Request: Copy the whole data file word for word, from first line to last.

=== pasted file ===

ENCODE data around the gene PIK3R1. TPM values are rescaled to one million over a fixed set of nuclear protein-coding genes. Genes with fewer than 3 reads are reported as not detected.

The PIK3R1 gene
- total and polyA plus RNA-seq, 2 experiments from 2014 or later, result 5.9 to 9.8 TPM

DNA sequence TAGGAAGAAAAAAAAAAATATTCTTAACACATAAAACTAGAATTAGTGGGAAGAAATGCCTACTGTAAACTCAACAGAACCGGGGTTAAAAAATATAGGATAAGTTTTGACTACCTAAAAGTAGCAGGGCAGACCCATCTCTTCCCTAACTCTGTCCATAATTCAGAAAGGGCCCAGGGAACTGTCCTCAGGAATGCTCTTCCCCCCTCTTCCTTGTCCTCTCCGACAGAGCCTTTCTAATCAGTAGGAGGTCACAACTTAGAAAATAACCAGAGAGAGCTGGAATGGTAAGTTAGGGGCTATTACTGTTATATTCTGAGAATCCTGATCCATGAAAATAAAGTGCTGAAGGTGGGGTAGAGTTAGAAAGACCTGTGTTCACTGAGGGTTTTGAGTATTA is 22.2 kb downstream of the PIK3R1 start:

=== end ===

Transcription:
ENCODE data around the gene PIK3R1. TPM values are rescaled to one million over a fixed set of nuclear protein-coding genes. Genes with fewer than 3 reads are reported as not detected.

The PIK3R1 gene
- total and polyA plus RNA-seq, 2 experiments from 2014 or later, result 5.9 to 9.8 TPM

DNA sequence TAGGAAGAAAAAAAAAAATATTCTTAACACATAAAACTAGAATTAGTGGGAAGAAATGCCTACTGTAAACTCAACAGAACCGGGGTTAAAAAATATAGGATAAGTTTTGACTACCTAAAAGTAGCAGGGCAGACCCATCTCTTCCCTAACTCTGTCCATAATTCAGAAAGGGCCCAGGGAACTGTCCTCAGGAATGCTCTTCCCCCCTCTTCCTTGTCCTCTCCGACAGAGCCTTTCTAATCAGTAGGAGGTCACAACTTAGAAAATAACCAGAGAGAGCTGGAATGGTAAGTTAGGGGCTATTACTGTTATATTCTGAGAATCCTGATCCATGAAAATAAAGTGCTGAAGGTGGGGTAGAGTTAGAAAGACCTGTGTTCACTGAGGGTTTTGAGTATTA is 22.2 kb downstream of the PIK3R1 start: